Exercise Improves Energy and Body Image of Cancer Patients and Survivors
Several years ago, the American College of Sports Medicine (ACSM) assembled 13
researchers with expertise in the areas of cancer, fitness, obesity and exercise
training. The researchers formulated fitness guidelines for cancer patients, and
individuals who complete cancer treatment. Medicine & Science in Sports & Exercise
published the guidelines in July 2010.
Most people understand the benefits of regular exercise, including lower blood
pressure, reduced anxiety, enhanced cardiovascular improved body image and better
self-esteem. However, when a person receives a cancer diagnosis and treatment, it
may take some time for the individual to get over the initial shock.
In time, these individuals face more challenges, which make it difficult to get the
necessary exercise. Often, fatigue keeps cancer survivors in a weakened state—
lasting as long as five years after completion of treatment.
Focus of the Guidelines
The lead author of the study, Dr. Kathryn Schmitz of the University of Pennsylvania’s
Abramson Cancer Center, points to heavily documented cases that show
improvements in fatigue and overall physical functioning. Dr.
Rachel Ballard-Barash, of the National Cancer Institute’s Division of Cancer Control
and Population Sciences said, the data confirming the relationship between exercise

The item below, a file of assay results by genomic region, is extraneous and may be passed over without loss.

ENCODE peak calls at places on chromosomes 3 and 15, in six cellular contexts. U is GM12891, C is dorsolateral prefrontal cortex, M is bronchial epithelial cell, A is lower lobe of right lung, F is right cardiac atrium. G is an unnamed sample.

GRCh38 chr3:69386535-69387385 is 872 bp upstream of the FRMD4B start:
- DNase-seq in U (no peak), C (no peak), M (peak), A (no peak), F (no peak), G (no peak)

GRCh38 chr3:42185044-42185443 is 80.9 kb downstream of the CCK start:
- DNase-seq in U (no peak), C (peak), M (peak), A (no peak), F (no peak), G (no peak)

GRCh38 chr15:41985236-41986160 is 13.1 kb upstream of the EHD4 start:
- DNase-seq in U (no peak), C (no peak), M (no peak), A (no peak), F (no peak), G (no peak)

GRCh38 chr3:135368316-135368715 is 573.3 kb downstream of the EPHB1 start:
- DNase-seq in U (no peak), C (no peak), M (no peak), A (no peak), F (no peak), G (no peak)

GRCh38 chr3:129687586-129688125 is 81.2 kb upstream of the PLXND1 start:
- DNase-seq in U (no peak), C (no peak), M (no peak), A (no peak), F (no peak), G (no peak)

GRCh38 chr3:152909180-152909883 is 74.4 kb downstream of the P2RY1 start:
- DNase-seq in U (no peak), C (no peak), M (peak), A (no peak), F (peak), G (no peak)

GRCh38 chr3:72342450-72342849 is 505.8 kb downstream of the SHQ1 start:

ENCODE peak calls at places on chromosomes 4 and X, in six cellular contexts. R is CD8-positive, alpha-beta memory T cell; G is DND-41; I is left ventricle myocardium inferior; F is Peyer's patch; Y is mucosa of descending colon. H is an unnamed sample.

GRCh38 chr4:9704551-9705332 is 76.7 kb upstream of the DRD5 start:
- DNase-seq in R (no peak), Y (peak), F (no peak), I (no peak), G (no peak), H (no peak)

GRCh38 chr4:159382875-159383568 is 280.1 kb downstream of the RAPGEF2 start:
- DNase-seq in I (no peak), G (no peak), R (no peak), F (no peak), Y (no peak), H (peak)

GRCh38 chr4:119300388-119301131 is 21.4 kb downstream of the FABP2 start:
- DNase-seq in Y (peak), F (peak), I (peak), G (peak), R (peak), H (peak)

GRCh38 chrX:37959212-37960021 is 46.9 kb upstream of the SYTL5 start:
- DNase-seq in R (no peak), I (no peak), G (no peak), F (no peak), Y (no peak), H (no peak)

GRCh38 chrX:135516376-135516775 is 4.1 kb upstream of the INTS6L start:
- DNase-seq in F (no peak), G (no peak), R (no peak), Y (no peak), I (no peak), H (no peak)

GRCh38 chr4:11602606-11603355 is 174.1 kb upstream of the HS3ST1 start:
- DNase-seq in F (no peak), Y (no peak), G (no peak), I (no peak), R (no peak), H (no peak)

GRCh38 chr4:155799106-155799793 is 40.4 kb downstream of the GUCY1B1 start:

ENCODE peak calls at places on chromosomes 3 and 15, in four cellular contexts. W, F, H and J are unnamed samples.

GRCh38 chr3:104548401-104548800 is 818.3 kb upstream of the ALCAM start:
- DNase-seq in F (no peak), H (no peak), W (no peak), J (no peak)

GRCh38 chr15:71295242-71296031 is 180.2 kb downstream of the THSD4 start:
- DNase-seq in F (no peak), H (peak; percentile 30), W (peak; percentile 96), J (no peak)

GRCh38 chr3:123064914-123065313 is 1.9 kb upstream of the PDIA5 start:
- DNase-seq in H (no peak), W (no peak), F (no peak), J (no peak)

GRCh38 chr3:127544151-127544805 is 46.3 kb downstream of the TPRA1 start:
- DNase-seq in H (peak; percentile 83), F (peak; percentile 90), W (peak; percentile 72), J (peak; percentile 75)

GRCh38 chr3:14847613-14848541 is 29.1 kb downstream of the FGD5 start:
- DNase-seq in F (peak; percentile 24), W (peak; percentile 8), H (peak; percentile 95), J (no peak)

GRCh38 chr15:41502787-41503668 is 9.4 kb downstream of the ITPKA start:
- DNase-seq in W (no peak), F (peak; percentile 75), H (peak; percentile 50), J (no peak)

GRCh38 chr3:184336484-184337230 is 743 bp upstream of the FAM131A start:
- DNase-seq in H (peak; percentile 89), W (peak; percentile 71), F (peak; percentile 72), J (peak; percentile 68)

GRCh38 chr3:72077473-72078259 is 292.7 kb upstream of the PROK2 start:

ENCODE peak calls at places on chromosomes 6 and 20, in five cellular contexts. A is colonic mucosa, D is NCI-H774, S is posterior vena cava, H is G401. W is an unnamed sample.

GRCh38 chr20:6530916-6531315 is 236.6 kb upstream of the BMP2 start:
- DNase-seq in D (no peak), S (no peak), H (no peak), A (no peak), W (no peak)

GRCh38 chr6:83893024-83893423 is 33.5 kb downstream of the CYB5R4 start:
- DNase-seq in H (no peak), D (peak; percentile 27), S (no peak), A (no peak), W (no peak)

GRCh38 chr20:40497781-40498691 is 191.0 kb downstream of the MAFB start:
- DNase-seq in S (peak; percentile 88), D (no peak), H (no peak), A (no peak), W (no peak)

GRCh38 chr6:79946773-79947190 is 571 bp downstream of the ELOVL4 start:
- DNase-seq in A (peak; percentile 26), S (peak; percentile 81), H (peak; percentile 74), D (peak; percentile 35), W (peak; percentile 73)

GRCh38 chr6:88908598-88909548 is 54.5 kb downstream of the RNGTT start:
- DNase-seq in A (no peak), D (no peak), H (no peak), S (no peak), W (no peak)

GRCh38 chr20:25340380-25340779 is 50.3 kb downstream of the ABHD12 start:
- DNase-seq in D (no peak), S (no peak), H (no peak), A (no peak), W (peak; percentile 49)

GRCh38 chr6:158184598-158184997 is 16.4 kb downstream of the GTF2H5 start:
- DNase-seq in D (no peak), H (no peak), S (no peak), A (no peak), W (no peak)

and an improved lifestyle, for active cancer patients and individuals who have
completed treatment, “is incredibly strong.”
Another co-authored of the guidelines, Dr. Kerry professor and Canada Research
Chair in the Faculty of Physical Education and Recreation, at the University of
Alberta, states in a 2008 study, lack of physical activities by cancer survivors
increase the recurrence risk of cancer.
The researchers emphasize objectives and targets for people with cancers, which
have adequate evidence for making recommendations, including colon, gynecologic,
prostate, mesothelioma and breast cancer. For cancer patients who require surgery,
which significantly changes their appearance—neck or head cancer, according to Dr.
Schmitz, “There’s good evidence in the literature that physical activity can improve
body image and that may be one mechanism through which exercise can improve
quality of life.”
Work With Your Doctor
Cancer patients and survivors must consult with their doctor to develop a fitness
routine that works for them. For example, a male who have completed the required
therapy for prostate cancer, need a routine that considers his increase risk to
fractures. Performing resistance training and aerobic exercises under the supervision
of your doctor ensures the safe and proper volume, intensity and progression of your